Answer to Question #12025 Submitted to "Ask the Experts"

Category: Instrumentation and Measurements

The following question was answered by an expert in the appropriate field:


I am a university radiation safety officer. An art expert wants to examine a university painting in our library with a large-animal x-ray machine. My job is to ensure that no member of the public receives more than 0.02 millisievert per hour (mSv h-1). I am concerned about stray and scattered x rays. All I have is a Geiger-Mueller (GM) detector and a gamma-ray energy-response curve.

I will look into obtaining the assistance of our hospital's medical physicist, but perhaps you can help me in the meantime.

  • How do I calculate the dose (in mSv h-1) from 50 kilovolt potential (kVp), 4 milliamp (mA) x rays for one minute per picture? I don't know who is going to be operating the x-ray machine or what model they are using.
  • Will my GM detector (a Ludlum Model 3 with a 44-9 probe) be of any use in measuring x rays?
  • We have a limited scope state health department license for radionuclides only. Should I get the department of health involved? Are we putting our license at risk?
  • There is likely to be an audience for this procedure, as we are building our art analysis body of work here at the university. Is it acceptable to use shielding, distance, kVp, mA, time duration, number of pictures, and filter calculations to keep everyone safe?
  • Any advice on creating a standard operation procedure (SOP) for this event?

This is an interesting question, and there are several considerations.

First, 50 kVp sounds like a very high voltage for radiographing a painting. Usually much lower voltages are used—on the order of 25–30 kVp or less. Sometimes radiographers use voltages as low as 15–20 kVp or Grenz rays from superficial radiotherapy (i.e., very low-energy x rays that do not penetrate more than a few millimeters of skin). Ionization chambers for use at these low energies usually have a metalized polyester front window. You may want to explore why 50 kVp is being used; it may be that the x-ray unit cannot produce a lower kVp.

This project should have no impact on your radionuclide license as the project is using x rays.

It would be preferable to have a diagnostic medical physicist assist you as opposed to a radiotherapy physicist. The therapy physicist may not have instrumentation that can accurately measure such low-energy x rays.

For 25–30 kVp (mammography range) x rays, a chamber with an extremely thin front window is required. In general, thin-window GM detectors of the type you cite are not well suited to making dose-rate measurements at the x-ray energies of concern here. If the instrument is not equipped with a response-flattening filter, it will most likely yield a considerable overresponse, and unless you have x-ray spectral information, it may be difficult to determine the appropriate energy-response correction factor. Some manufacturers offer snap-on filters that will flatten the dose response, although these can sometimes suppress the lower-energy photon response.

Most of the scattered radiation will come from the wall behind the artwork. The artwork itself will absorb only a small amount of radiation and only a small amount will be scattered. Depending on where you will be making measurements, intensities may be quite low, and having an instrument with integration capability may be desirable to obtain reasonably accurate measurements.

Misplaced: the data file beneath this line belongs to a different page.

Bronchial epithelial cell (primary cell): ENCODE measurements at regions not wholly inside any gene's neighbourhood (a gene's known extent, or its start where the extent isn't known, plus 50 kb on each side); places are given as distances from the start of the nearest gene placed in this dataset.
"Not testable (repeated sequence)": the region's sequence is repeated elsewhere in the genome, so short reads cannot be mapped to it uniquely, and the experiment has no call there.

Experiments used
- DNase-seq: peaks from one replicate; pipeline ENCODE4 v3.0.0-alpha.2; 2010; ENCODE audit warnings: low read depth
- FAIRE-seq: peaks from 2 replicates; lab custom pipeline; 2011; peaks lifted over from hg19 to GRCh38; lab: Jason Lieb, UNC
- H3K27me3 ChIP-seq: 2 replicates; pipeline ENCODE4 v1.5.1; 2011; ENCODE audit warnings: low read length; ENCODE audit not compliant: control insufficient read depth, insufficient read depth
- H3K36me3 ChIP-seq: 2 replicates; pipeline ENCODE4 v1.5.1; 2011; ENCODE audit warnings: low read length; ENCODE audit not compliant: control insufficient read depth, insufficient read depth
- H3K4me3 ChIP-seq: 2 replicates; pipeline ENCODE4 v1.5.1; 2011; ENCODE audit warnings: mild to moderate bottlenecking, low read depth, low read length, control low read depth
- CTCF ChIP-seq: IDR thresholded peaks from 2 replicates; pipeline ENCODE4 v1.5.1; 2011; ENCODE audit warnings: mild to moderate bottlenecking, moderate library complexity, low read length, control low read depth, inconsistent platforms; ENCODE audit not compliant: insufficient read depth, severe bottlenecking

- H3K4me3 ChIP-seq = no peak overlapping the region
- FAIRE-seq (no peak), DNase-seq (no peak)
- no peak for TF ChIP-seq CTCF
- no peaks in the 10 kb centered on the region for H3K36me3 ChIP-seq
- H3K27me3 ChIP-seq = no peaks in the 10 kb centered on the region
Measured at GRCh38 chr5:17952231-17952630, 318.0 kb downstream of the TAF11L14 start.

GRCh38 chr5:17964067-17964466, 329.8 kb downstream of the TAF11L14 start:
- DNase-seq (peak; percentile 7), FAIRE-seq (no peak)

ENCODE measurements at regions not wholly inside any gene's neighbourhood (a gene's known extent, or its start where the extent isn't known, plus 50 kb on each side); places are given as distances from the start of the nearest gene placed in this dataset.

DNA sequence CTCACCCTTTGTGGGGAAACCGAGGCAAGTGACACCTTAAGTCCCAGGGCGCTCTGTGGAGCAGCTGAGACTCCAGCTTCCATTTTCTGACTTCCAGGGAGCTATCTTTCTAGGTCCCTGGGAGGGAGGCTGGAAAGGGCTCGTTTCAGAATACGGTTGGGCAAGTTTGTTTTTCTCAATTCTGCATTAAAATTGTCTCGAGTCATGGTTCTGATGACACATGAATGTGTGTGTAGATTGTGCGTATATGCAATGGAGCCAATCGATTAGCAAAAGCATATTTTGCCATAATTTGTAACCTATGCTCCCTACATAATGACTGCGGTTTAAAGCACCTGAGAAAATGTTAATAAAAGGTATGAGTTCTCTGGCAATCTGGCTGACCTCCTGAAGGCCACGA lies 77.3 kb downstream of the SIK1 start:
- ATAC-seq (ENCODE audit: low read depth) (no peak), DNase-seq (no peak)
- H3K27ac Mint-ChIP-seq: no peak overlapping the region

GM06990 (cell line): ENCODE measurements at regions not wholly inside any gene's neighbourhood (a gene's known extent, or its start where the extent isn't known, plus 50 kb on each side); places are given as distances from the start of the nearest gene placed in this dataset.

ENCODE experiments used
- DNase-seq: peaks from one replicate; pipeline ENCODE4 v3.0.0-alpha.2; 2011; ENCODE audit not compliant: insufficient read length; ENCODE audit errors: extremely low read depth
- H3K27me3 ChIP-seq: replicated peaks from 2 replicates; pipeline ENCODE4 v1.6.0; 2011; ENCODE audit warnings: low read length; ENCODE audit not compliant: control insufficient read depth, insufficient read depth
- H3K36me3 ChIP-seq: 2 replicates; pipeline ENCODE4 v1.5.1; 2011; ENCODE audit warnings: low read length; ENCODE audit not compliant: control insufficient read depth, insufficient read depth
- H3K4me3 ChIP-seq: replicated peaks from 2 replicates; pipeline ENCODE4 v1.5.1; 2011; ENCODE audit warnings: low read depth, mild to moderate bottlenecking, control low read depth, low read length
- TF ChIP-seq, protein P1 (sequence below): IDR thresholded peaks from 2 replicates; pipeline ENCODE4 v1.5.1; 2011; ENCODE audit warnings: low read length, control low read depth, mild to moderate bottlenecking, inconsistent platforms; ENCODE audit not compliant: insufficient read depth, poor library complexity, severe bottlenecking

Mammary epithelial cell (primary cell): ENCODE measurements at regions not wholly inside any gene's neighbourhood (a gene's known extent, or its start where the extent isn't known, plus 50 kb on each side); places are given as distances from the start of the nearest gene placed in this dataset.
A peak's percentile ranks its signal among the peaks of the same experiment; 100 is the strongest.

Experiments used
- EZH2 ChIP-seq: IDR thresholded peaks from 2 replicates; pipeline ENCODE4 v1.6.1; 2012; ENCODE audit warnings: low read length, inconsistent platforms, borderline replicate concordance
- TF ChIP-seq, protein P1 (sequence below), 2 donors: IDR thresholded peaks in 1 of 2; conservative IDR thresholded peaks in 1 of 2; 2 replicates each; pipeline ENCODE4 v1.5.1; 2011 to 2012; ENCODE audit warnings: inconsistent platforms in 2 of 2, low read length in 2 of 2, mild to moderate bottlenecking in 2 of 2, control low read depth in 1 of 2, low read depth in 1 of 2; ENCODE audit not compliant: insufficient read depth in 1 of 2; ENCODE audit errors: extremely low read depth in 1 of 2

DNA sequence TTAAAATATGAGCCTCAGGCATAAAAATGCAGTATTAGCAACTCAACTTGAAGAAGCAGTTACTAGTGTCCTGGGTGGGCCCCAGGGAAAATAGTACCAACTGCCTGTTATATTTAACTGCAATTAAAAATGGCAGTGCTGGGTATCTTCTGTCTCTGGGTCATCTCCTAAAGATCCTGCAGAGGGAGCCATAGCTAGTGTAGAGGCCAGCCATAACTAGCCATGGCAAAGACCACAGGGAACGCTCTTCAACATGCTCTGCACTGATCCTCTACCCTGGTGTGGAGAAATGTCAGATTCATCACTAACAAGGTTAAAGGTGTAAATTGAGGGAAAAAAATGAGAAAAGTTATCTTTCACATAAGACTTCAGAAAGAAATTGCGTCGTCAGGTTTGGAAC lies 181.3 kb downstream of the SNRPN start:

Because of likely uncertainties associated with theoretical determinations of both the intensity and the x-ray energy spectral quality at possible locations of scattered or direct radiation, measurement results with an appropriate detector would most likely be more reliable than calculations. X-ray intensities vary theoretically as the square of the applied voltage and directly with tube current, so if voltage and/or current change, it is possible to estimate expected dose rates or air kerma rates at fixed locations, based on measurements made earlier under known conditions at the same respective locations. This assumes that machine orientation and other influencing factors, such as shielding, have not changed. Such estimates are also subject to uncertainty because of the effect of inherent and added filtration in the machine, often increasing the effective x-ray energy and producing a greater-than-voltage-squared dependence of intensity on voltage. Some additional measurements are desirable to identify any such influences.

I would not recommend getting the state department of health involved. However, you may want to check to see what their requirements are for setting up and operating an x-ray unit in a public space. Some states require a trained operator and some require special permission for temporary use of an x-ray unit.

Joel Gray, PhD, FAAPM

Answer posted on 25 June 2017. The information posted on this web page is intended as general reference information only. Specific facts and circumstances may affect the applicability of concepts, materials, and information described herein. The information provided is not a substitute for professional advice and should not be relied upon in the absence of such professional advice. To the best of our knowledge, answers are correct at the time they are posted. Be advised that over time, requirements could change, new data could be made available, and Internet links could change, affecting the correctness of the answers. Answers are the professional opinions of the expert responding to each question; they do not necessarily represent the position of the Health Physics Society.